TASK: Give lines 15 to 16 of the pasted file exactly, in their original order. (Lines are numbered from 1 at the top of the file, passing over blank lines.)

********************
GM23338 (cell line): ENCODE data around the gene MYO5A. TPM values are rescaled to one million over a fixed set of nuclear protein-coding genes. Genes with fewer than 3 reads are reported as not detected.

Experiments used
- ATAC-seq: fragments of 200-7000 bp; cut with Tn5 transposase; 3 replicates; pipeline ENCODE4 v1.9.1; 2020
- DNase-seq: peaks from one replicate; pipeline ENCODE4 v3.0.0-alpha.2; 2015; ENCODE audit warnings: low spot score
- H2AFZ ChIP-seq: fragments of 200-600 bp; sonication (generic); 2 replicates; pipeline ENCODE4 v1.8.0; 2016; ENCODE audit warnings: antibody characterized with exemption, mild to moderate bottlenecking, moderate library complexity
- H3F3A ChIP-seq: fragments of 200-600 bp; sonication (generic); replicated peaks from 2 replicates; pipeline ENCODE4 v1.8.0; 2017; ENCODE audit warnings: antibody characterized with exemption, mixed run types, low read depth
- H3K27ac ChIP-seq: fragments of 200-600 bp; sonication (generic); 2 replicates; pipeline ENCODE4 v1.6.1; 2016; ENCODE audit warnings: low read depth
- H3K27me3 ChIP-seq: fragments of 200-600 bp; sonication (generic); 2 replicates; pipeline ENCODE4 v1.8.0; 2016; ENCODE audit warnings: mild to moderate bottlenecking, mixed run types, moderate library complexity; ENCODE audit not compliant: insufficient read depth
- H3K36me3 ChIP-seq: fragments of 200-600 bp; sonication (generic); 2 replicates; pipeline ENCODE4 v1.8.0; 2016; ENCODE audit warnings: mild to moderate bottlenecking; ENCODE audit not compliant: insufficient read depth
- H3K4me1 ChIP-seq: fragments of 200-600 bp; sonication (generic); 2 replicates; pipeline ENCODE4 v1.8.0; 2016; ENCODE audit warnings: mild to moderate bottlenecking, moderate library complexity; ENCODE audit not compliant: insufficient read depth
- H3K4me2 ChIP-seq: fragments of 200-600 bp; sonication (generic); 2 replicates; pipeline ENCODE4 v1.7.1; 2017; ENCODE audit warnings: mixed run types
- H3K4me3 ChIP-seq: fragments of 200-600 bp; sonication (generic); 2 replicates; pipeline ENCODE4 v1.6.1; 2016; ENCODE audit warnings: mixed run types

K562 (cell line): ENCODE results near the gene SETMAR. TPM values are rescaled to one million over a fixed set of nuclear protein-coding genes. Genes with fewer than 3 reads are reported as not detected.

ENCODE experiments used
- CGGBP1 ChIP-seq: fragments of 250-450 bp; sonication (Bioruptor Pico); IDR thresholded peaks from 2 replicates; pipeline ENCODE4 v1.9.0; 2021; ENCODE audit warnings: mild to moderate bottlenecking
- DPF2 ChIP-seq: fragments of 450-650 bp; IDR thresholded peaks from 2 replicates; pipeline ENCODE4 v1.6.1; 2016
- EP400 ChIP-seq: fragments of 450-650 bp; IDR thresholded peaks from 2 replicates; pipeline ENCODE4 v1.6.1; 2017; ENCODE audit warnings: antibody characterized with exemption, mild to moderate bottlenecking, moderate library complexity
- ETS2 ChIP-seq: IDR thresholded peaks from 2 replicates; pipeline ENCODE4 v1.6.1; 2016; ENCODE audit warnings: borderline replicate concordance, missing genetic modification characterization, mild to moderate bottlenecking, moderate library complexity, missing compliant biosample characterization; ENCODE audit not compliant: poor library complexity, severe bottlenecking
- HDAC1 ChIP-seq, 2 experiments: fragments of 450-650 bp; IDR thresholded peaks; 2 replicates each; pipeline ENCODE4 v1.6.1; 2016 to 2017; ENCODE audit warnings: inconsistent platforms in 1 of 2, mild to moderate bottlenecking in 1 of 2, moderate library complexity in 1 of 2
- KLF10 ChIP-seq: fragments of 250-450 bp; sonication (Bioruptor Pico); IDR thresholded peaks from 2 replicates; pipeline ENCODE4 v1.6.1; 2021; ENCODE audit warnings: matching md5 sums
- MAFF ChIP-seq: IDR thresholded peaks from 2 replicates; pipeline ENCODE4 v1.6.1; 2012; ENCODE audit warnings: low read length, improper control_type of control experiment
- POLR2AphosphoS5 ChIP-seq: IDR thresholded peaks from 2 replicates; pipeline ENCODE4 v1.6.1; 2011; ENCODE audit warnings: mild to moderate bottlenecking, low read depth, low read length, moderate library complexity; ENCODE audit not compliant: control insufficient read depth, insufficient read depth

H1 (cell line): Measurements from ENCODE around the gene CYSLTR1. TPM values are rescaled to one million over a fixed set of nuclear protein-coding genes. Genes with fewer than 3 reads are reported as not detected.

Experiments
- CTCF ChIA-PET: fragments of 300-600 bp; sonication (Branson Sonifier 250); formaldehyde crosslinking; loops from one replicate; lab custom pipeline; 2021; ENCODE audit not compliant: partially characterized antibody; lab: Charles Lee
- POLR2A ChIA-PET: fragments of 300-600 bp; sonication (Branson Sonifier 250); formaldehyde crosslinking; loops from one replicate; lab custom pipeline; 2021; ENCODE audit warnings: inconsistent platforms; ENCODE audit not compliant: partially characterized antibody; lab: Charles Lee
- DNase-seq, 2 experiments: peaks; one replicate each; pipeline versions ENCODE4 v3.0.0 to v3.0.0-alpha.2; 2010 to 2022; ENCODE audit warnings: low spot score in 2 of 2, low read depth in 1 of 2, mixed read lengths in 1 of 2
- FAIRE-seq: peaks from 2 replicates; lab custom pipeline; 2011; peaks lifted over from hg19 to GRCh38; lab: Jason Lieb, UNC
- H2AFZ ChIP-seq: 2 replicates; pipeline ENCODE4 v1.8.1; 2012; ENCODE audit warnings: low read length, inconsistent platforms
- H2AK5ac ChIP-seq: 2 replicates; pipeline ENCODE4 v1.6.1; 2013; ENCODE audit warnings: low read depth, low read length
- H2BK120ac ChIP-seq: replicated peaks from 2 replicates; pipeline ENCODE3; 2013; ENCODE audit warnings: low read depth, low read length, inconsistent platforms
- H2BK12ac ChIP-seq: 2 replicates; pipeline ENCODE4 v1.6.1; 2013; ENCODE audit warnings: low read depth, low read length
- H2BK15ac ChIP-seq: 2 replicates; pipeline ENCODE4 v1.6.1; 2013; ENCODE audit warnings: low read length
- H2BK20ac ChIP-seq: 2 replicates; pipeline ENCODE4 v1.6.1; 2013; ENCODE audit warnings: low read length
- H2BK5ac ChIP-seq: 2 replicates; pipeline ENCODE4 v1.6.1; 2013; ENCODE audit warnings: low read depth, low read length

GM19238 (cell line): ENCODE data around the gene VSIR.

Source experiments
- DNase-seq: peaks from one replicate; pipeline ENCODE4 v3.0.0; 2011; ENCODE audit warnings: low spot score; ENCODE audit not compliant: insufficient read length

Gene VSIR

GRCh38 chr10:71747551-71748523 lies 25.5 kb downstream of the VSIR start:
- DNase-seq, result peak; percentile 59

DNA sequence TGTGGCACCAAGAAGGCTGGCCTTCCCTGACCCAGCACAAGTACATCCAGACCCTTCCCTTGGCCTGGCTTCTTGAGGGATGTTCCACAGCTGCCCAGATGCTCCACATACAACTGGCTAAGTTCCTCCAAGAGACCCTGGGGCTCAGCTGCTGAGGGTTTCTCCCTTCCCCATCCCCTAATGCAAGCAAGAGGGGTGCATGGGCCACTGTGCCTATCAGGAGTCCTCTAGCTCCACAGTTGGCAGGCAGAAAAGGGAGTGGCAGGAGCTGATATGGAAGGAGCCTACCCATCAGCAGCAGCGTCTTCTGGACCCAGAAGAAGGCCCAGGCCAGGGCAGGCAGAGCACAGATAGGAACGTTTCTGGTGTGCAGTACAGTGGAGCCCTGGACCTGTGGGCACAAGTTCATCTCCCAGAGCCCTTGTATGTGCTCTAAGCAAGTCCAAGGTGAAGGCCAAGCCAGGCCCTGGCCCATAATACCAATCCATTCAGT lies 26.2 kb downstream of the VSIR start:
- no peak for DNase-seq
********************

- CGGBP1 ChIP-seq: fragments of 250-450 bp; sonication (Bioruptor Pico); IDR thresholded peaks from 2 replicates; pipeline ENCODE4 v1.9.0; 2021; ENCODE audit warnings: mild to moderate bottlenecking
- DPF2 ChIP-seq: fragments of 450-650 bp; IDR thresholded peaks from 2 replicates; pipeline ENCODE4 v1.6.1; 2016